I don’t think we would have smoothly pulled off our transition to La Crosse without the help of Kay Mazza. Mazza and I have been friends for over twenty-five years and we’ve always bonded around music. She helped tremendously with helping make connections and to develop a steering committee to steward the establishment of the fest in La Crosse.

“Mid West Music Fest has long been a jewel for Winona Minn. I feel the move to La Crosse has changed the live music scene here permanently,” Mazza said. “I have seen some of the most candid and intimate performances the past couple years. I also feel there has been a perfect kind of community exchange between local and regional acts, audiences, and small downtown businesses. MWMF is shared energy,” she added.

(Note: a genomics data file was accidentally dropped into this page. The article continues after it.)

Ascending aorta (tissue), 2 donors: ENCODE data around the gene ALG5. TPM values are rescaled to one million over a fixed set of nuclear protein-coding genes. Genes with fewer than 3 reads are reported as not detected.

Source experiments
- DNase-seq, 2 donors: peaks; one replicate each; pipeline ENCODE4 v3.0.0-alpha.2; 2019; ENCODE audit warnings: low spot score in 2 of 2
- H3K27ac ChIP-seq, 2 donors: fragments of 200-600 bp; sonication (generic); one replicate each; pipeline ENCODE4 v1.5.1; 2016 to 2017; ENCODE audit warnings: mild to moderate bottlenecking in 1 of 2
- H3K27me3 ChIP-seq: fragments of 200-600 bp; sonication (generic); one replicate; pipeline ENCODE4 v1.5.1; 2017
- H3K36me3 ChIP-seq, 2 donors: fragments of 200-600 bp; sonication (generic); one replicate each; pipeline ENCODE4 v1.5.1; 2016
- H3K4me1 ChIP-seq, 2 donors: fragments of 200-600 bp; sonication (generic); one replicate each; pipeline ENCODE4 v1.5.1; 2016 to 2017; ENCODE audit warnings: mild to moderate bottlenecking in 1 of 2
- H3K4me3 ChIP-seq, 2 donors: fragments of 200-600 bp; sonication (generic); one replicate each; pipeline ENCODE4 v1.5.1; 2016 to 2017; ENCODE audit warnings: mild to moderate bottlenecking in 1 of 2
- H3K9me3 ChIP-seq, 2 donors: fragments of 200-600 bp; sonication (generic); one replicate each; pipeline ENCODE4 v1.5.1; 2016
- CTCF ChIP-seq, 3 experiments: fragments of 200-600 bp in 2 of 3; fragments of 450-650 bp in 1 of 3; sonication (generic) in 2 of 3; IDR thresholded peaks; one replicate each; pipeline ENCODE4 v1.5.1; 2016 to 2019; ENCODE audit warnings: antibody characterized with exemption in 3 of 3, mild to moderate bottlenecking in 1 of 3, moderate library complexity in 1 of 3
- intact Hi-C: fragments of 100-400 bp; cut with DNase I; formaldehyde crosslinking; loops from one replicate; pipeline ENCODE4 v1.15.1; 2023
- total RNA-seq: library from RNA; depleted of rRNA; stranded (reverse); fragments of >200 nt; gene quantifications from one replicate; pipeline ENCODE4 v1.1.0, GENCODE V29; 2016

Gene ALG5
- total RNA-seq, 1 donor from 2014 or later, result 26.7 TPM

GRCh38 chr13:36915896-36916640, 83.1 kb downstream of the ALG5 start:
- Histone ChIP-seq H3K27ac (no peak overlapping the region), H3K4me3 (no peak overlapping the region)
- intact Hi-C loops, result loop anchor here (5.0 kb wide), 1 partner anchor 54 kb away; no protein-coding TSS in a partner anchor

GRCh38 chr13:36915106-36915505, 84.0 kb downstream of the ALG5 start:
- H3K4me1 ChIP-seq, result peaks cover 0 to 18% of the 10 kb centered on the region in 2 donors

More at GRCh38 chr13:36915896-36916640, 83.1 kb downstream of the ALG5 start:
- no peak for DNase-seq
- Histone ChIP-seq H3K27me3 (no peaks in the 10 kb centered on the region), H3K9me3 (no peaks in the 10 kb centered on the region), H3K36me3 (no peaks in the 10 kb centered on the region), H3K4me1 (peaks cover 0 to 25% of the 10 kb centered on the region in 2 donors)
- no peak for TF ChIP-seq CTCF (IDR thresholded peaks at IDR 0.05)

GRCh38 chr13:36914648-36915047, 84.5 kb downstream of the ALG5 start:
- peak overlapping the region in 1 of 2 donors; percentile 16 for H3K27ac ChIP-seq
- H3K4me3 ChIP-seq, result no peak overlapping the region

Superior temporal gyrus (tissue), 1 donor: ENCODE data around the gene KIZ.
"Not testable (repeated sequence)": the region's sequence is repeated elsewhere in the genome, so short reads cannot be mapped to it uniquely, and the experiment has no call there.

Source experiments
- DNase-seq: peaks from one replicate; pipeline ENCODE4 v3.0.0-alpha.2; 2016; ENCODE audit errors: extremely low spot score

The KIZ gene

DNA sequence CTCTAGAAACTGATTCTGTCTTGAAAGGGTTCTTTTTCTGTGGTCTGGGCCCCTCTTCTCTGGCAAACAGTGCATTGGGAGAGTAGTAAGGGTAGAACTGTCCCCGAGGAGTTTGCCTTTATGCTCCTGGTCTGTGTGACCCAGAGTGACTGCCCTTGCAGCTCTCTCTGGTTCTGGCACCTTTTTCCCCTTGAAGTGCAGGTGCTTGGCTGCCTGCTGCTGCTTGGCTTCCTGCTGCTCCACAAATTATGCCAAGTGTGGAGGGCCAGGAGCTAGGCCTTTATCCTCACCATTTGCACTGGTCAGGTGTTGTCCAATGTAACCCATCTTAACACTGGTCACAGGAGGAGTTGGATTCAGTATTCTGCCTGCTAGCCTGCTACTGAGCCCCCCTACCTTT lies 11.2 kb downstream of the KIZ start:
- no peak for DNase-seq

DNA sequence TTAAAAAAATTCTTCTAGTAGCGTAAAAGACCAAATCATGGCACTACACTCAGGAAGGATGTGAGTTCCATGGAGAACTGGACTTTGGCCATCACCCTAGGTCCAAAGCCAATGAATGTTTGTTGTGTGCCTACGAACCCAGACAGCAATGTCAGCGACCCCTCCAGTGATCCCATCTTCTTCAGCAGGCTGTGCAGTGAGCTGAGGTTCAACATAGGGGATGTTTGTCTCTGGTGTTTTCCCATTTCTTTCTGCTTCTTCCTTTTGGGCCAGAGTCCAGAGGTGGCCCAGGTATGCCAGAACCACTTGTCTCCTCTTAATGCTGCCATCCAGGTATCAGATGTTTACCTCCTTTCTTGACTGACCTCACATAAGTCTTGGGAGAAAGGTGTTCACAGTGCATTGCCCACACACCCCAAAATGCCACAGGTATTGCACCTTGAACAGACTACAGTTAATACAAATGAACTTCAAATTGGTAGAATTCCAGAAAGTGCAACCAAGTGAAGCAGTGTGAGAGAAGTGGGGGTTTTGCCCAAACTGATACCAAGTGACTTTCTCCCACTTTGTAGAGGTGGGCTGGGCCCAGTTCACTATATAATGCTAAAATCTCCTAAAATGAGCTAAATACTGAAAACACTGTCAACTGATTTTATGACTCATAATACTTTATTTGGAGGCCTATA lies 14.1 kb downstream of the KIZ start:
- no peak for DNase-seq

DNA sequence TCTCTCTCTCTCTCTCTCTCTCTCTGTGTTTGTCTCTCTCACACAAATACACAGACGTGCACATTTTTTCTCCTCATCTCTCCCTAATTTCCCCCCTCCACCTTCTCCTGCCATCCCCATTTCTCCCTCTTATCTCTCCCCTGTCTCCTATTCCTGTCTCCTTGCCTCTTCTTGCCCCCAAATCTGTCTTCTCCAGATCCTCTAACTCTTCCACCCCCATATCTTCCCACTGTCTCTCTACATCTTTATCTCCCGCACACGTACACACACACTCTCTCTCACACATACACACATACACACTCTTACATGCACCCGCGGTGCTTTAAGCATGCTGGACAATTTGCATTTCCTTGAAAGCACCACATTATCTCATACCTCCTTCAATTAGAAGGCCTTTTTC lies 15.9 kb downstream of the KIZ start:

Old friends and new friends, both musicians and business leaders have played a big role in making the festival relevant and well attended by the communities in which they live. Matt Mahlum is a La Crosse musician and involved in marketing at Mid West Family Broadcasting.

“When I heard that MWMF was going to be bringing the festival down river for a La Crosse weekend, I was beyond excited. After that first weekend two years ago, I knew I wanted to be involved. I saw artists that would never come to La Crosse normally. I saw La Crosse artists, many of whom are close personal friends, play for people that would never have seen them otherwise, “said Mahlum. “The two years have blown me away. I would love to see La Crosse open their eyes, ears, and hearts to this festival. It really is the coolest thing I’ve seen in La Crosse in my 35 years living here,” shared Mahlum.